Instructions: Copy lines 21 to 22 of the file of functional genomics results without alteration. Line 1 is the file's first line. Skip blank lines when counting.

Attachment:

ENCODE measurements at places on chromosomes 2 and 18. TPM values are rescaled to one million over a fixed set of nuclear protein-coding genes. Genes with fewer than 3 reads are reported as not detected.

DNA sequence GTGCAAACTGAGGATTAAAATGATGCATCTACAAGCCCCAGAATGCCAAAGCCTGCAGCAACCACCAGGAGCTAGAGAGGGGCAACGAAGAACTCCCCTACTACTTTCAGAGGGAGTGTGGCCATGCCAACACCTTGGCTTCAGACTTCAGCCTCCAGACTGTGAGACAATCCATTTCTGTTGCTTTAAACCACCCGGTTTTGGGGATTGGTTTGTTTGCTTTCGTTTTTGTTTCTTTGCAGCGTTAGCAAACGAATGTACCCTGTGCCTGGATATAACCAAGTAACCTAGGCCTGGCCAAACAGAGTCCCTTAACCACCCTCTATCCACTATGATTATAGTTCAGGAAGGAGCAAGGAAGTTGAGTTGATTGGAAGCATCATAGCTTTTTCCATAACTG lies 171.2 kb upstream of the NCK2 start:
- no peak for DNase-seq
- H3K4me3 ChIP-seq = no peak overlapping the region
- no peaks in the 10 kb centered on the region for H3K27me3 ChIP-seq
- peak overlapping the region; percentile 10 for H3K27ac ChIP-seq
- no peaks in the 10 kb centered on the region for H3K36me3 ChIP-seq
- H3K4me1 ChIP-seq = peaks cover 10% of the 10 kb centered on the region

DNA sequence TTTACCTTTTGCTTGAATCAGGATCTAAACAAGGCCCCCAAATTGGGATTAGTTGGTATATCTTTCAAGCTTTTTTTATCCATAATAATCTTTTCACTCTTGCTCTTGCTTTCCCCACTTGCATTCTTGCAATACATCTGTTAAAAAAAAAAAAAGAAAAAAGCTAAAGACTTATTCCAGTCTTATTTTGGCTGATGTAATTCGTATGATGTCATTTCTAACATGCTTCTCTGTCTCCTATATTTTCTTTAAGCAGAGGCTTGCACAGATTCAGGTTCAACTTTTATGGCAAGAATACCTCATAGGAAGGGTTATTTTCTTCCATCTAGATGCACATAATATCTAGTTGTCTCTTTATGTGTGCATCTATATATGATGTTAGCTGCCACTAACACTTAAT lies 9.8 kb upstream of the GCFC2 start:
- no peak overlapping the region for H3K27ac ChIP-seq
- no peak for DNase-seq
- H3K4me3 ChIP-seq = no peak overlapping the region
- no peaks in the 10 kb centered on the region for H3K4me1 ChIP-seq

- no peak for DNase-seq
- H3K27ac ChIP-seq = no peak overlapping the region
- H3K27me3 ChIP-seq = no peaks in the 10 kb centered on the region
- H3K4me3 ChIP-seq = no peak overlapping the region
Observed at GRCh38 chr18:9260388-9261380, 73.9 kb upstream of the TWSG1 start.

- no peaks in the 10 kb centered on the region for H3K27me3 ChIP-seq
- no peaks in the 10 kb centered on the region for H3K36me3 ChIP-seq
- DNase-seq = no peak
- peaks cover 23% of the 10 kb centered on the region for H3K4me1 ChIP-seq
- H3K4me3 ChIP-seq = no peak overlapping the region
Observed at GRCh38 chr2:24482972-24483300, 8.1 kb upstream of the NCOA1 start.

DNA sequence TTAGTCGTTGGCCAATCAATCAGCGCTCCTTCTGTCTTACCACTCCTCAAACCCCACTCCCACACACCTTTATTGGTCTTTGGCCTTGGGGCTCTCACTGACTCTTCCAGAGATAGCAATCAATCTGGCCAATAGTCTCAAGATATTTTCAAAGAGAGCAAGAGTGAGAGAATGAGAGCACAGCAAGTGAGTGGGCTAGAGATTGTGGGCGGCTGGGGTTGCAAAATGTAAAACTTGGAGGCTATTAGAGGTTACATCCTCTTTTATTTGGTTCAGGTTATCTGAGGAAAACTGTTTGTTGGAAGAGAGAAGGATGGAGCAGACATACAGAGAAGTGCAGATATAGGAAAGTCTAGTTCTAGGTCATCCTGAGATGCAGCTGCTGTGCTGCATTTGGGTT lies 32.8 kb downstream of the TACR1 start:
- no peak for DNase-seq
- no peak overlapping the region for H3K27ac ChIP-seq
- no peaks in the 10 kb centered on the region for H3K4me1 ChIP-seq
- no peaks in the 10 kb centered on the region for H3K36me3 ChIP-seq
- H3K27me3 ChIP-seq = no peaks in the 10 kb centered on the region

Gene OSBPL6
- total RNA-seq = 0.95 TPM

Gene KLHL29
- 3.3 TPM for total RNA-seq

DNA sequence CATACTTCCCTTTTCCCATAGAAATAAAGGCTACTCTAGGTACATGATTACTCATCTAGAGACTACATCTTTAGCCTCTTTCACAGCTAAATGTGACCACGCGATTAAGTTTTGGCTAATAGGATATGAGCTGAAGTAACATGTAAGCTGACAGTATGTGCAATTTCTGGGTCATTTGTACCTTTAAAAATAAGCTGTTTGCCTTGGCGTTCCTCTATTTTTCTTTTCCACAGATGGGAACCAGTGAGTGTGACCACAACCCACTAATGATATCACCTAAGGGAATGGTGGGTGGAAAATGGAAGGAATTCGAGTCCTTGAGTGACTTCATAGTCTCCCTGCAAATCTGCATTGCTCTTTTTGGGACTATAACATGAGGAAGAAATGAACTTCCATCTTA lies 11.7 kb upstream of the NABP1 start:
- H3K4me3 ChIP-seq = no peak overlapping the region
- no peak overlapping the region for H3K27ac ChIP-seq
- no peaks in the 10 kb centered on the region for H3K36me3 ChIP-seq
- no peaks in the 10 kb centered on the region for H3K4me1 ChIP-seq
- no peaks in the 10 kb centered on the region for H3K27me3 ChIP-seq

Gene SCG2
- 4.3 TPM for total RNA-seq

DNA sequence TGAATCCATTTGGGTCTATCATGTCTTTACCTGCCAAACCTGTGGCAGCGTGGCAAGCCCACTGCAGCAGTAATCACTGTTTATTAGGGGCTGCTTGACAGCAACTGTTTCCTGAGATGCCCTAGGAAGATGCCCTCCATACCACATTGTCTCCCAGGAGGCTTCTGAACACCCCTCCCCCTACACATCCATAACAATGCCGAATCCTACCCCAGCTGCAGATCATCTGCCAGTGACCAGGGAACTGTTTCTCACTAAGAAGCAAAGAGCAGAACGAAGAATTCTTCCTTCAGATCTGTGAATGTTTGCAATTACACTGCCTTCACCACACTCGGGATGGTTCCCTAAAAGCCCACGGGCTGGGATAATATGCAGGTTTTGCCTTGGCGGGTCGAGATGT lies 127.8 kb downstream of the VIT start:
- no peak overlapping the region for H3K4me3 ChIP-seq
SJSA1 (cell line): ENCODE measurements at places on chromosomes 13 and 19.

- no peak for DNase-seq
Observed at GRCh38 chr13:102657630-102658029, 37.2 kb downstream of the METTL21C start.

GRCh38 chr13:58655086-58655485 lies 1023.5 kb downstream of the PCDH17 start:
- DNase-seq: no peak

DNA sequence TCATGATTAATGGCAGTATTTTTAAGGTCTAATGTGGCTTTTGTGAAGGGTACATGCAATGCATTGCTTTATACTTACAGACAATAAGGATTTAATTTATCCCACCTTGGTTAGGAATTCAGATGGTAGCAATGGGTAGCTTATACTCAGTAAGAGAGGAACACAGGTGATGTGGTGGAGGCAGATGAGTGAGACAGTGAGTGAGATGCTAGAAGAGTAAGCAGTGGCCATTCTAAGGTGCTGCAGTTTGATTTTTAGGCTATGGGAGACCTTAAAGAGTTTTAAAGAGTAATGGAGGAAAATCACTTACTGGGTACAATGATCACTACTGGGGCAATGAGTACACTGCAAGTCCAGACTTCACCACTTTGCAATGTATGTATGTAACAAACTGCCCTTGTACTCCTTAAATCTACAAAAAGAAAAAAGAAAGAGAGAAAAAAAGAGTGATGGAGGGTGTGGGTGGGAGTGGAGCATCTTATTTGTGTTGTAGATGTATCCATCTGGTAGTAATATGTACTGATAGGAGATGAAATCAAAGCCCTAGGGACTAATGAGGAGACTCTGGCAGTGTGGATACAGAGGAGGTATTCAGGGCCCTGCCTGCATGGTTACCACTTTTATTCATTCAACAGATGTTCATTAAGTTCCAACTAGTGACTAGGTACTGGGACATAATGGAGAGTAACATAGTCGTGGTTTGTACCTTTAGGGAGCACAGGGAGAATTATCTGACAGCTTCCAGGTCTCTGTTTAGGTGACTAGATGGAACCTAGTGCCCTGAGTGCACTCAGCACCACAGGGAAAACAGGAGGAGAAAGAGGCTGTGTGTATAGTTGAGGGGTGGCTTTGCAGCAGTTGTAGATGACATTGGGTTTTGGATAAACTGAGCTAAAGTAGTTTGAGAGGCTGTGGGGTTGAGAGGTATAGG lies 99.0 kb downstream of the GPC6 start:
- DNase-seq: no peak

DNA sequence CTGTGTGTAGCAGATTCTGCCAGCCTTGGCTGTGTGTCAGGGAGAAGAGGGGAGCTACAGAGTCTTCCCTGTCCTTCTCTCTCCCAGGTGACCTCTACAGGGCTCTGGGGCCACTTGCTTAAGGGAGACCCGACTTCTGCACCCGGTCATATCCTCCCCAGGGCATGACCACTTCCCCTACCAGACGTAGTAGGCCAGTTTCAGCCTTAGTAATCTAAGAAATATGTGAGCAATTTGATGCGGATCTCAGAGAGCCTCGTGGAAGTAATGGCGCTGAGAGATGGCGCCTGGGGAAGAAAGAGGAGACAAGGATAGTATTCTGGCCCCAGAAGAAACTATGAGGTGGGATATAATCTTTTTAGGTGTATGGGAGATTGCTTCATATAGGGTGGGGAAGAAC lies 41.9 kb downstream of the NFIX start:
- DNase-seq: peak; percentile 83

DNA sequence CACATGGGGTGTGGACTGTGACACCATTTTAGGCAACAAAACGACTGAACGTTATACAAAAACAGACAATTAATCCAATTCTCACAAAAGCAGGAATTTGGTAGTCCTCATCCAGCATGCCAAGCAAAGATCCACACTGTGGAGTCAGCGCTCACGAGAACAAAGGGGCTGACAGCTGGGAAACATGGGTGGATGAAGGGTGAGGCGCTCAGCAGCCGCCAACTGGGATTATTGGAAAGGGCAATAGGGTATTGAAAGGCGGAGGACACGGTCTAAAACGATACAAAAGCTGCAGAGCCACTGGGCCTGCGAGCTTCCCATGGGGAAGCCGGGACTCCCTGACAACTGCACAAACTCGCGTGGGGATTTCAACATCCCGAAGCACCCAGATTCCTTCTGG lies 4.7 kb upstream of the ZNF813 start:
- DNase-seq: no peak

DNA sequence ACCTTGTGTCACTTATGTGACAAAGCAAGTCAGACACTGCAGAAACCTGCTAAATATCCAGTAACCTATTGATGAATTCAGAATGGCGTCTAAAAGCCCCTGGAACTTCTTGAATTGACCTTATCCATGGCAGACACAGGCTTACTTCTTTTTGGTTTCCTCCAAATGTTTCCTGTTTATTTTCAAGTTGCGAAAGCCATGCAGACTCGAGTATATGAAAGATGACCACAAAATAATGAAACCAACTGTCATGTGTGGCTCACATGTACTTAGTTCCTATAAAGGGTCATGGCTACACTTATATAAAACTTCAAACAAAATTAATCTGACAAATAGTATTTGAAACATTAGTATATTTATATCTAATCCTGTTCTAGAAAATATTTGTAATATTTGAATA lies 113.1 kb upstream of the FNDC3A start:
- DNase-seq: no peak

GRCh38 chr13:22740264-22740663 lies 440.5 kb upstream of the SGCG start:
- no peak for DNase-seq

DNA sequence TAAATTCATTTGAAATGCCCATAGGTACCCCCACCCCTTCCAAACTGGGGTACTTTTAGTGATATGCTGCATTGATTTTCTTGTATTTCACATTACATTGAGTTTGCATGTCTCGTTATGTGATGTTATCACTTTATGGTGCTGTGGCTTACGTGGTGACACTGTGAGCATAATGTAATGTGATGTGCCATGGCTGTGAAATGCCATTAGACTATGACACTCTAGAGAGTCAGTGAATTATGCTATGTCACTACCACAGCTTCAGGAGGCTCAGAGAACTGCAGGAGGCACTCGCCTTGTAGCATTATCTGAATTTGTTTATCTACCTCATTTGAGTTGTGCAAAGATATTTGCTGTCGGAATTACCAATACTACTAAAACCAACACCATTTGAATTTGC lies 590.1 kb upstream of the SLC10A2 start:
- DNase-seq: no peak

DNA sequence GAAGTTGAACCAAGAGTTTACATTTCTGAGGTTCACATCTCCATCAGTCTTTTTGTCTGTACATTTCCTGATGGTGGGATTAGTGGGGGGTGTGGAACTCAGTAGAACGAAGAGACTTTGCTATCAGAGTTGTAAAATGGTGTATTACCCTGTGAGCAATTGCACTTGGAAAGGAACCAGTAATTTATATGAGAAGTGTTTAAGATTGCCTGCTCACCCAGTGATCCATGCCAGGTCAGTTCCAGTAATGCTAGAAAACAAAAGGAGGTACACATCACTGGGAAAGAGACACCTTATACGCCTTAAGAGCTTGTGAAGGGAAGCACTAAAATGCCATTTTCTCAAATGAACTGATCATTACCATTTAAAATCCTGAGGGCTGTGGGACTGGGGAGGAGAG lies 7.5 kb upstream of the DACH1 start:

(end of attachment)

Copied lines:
- DNase-seq = no peak
- peaks cover 23% of the 10 kb centered on the region for H3K4me1 ChIP-seq